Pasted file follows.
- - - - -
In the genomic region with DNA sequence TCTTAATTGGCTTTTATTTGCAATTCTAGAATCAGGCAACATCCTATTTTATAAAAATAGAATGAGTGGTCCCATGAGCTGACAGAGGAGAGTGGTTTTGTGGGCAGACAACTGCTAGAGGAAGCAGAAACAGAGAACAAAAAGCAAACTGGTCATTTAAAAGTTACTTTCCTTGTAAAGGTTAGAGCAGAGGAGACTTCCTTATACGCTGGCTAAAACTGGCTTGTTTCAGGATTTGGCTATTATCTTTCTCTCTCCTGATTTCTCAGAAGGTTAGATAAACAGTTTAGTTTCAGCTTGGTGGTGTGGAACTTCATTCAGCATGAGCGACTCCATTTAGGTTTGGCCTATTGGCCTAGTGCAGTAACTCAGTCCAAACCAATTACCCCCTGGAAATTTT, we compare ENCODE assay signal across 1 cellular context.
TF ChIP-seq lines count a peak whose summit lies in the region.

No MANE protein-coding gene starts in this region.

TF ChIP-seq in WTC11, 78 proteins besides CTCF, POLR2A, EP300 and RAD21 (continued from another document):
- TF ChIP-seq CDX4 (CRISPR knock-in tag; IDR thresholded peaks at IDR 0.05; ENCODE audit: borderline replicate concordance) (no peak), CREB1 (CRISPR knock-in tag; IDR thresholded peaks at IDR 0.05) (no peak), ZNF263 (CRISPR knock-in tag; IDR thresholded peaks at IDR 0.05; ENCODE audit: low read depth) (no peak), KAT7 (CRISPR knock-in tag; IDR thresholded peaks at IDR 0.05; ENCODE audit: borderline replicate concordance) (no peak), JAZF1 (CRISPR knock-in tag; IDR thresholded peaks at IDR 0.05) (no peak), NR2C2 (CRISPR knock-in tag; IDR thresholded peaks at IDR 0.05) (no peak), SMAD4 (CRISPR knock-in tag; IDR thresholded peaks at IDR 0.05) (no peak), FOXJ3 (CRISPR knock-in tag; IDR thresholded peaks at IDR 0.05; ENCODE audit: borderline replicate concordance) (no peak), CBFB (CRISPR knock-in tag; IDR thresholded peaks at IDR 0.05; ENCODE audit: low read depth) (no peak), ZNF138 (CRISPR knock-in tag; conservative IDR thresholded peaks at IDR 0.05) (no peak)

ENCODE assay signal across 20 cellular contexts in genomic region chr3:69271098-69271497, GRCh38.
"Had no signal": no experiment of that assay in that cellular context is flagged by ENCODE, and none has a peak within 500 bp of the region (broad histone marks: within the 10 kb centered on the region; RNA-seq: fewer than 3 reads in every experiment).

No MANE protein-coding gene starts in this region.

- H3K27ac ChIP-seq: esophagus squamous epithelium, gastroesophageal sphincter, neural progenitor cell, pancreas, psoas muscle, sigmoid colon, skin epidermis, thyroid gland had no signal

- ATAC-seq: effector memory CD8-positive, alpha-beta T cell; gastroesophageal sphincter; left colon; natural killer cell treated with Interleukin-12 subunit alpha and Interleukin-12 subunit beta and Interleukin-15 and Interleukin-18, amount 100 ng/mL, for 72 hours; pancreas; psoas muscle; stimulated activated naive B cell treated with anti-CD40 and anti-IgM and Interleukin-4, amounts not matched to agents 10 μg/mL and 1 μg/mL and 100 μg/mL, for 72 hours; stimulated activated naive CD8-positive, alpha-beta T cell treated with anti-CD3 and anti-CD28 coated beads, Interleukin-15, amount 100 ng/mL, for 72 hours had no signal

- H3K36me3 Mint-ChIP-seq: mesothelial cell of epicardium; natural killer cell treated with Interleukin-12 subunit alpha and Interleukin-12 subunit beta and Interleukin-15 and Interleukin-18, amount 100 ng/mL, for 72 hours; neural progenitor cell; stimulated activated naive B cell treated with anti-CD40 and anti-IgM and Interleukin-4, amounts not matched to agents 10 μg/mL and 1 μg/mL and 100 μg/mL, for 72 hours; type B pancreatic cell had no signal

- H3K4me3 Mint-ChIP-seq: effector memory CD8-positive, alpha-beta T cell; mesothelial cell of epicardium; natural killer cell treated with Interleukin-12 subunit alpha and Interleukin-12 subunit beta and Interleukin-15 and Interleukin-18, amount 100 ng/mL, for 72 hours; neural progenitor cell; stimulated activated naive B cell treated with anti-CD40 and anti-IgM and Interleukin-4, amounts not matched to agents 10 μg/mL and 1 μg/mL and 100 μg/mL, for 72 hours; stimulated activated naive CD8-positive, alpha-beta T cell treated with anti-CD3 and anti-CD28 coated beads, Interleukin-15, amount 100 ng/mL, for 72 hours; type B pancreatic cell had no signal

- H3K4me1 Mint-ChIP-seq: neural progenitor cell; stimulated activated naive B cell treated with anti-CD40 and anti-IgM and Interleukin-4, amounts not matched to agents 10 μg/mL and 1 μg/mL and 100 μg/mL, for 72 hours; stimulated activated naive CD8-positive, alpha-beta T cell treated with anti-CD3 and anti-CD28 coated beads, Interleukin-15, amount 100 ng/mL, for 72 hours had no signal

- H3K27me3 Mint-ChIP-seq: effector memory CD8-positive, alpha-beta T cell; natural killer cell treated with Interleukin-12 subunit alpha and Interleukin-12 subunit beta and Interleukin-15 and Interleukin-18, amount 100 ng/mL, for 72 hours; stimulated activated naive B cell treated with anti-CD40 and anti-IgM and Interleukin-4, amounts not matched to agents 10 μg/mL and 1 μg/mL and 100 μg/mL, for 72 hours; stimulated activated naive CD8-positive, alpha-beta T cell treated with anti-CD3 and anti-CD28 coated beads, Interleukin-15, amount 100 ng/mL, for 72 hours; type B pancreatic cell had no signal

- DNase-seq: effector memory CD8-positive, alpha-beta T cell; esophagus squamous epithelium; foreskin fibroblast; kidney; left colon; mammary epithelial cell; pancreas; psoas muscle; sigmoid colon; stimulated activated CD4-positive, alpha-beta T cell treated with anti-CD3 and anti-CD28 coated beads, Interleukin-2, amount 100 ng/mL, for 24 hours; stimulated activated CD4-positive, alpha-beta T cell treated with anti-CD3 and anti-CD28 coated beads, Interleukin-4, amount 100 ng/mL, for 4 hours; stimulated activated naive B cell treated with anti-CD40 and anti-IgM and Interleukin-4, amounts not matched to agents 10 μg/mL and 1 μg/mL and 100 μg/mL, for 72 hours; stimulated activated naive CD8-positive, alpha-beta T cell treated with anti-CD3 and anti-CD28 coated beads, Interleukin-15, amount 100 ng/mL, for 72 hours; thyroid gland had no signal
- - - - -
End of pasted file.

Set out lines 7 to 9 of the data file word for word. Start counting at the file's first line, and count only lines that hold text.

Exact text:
"Had no signal": no experiment of that assay in that cellular context is flagged by ENCODE, and none has a peak within 500 bp of the region (broad histone marks: within the 10 kb centered on the region; RNA-seq: fewer than 3 reads in every experiment).

No MANE protein-coding gene starts in this region.

- H3K27ac ChIP-seq: esophagus squamous epithelium, gastroesophageal sphincter, neural progenitor cell, pancreas, psoas muscle, sigmoid colon, skin epidermis, thyroid gland had no signal